What makes the case unfortunate is the young lady in question has been attacked and threatened by members of the public. Furthermore, as the arguments above have indicated, it’s not entirely clear what makes incest wrong when we are dealing with consenting adults.
Because of her ‘disgusting’ acts, she has been forced to flee her home. If we agree that consenting adults are allowed to have sex, then what makes these two people different, besides sharing parents?
In an effort to battle bad ideas, we should scrutinise (or at least be willing to scrutinise) every view, belief and idea we have.
Incest In Britain, when a young lady was ‘caught’ having sex with her brother, both siblings blamed the other, citing alcohol, desperation and so, on as motivations. What is of concern is “the pair were convicted of committing incest under section 1(1) of the Criminal Law (Consolidation) (Scotland) Act 1995”. Now, according to the law, they should be convicted. But here it’s clear that neither rape nor paedophilia are the problem in the recent case, since both siblings are adults and both consented – in the same way any other drunken couple implicitly consent, since neither partner was forced into it. Given the implicit consent and their ages, it’s not clear that this would be any different than other sexual engagements where, after the fact, one or both (or all three) regret the act.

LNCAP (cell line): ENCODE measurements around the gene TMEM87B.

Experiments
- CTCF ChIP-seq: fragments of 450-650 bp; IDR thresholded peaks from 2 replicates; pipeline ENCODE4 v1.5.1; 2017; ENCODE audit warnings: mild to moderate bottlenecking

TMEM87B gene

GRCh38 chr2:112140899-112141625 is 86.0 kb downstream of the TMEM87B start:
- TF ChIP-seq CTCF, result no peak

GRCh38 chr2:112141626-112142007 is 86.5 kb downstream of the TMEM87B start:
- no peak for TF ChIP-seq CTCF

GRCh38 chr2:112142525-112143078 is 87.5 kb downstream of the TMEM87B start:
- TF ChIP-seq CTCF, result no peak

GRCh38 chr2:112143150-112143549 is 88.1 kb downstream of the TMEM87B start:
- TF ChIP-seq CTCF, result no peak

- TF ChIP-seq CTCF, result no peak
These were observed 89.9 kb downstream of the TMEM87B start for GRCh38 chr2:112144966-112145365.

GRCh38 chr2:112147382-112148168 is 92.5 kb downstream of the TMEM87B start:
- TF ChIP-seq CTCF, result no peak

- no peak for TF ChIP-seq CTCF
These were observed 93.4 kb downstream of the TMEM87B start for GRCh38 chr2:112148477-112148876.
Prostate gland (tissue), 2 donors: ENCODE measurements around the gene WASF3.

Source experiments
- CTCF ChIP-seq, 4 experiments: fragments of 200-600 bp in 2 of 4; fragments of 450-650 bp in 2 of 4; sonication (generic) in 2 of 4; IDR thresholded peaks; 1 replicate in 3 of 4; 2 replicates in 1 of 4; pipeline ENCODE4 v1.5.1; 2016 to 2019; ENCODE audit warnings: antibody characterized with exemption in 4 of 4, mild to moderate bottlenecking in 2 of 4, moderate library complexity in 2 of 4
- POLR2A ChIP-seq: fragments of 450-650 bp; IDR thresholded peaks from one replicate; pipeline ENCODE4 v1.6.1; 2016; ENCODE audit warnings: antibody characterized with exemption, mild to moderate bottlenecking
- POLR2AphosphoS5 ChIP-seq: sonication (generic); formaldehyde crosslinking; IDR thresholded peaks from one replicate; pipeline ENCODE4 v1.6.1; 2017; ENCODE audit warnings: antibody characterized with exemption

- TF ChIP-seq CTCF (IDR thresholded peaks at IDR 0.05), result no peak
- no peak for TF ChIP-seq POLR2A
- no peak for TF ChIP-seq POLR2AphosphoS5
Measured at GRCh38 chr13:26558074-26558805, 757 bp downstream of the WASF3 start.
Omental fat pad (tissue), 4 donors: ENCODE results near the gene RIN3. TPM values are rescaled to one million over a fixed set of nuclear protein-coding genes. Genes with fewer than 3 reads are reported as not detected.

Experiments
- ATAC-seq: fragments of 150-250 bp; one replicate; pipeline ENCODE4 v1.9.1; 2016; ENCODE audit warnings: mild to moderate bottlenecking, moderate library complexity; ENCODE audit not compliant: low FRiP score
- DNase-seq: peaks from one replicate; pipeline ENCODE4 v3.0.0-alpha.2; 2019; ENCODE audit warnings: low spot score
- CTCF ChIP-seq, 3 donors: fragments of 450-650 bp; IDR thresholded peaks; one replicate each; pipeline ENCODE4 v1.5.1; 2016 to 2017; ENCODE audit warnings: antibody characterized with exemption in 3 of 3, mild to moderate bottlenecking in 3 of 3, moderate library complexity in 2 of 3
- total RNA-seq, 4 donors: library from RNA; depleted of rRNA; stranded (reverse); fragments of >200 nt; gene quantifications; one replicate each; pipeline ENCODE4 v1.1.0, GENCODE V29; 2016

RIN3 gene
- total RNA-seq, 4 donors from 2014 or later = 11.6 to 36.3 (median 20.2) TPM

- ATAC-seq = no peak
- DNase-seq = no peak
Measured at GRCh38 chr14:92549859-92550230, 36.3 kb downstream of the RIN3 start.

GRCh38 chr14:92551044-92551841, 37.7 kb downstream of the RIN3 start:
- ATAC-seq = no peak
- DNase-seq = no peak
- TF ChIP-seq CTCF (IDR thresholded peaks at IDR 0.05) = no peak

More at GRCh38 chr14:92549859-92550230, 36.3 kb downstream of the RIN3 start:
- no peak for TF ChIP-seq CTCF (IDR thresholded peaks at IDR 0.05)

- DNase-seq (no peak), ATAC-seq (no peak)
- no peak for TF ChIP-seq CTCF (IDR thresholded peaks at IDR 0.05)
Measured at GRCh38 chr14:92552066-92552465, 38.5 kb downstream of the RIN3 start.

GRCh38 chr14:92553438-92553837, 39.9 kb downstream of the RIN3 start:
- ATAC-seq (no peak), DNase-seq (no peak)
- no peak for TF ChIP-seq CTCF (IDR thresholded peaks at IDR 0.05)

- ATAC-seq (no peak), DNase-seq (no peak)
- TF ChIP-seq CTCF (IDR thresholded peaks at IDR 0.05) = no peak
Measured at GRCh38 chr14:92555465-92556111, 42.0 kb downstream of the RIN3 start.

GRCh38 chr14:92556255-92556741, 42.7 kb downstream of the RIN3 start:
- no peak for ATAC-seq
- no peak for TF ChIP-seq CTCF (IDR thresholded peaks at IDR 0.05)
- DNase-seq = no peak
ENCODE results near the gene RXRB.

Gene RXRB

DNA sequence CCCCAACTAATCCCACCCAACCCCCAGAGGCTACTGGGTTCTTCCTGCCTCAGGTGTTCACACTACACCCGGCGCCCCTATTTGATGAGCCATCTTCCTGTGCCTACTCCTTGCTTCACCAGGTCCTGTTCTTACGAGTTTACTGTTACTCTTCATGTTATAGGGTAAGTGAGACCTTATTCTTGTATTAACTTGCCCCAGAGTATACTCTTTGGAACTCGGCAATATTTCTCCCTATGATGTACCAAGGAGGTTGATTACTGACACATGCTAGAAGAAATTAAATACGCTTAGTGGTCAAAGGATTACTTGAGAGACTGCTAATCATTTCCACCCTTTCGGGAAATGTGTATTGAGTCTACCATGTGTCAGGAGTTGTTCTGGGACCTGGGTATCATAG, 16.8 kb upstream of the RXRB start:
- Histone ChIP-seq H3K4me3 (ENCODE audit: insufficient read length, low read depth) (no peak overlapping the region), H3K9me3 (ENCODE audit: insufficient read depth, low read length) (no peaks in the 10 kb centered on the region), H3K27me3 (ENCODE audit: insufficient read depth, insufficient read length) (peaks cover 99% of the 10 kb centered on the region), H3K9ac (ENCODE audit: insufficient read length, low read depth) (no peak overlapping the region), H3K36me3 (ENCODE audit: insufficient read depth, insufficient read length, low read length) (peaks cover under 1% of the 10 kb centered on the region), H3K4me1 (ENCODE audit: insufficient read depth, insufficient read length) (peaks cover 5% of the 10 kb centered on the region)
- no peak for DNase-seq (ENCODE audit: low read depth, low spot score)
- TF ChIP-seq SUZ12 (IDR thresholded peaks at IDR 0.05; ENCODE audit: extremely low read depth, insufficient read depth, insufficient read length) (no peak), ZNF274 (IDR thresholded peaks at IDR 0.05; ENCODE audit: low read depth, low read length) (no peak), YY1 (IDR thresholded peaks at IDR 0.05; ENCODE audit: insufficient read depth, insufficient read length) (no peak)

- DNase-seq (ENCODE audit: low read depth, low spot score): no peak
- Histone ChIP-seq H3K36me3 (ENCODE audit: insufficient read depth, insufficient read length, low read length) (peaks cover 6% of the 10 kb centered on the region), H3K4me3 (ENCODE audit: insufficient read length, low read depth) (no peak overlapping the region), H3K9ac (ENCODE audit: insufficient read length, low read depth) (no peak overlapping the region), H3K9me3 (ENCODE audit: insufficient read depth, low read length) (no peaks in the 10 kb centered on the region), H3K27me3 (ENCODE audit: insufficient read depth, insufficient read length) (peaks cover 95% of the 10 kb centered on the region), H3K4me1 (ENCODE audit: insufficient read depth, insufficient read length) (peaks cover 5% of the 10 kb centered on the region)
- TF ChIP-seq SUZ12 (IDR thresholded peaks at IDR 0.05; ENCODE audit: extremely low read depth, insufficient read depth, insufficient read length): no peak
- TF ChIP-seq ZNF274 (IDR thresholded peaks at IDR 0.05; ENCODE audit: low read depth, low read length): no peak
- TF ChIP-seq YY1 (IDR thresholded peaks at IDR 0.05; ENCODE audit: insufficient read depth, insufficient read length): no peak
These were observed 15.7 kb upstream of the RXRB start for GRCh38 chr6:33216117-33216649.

Cancers and earthquakes, by the way, are also natural.
The philosopher Julian Baggini has correctly said that something being natural tells us no more about its moral property than if you said something was red.
It is none of our business what two consenting adults wish to do (as long as no one else is harmed/involved without consent).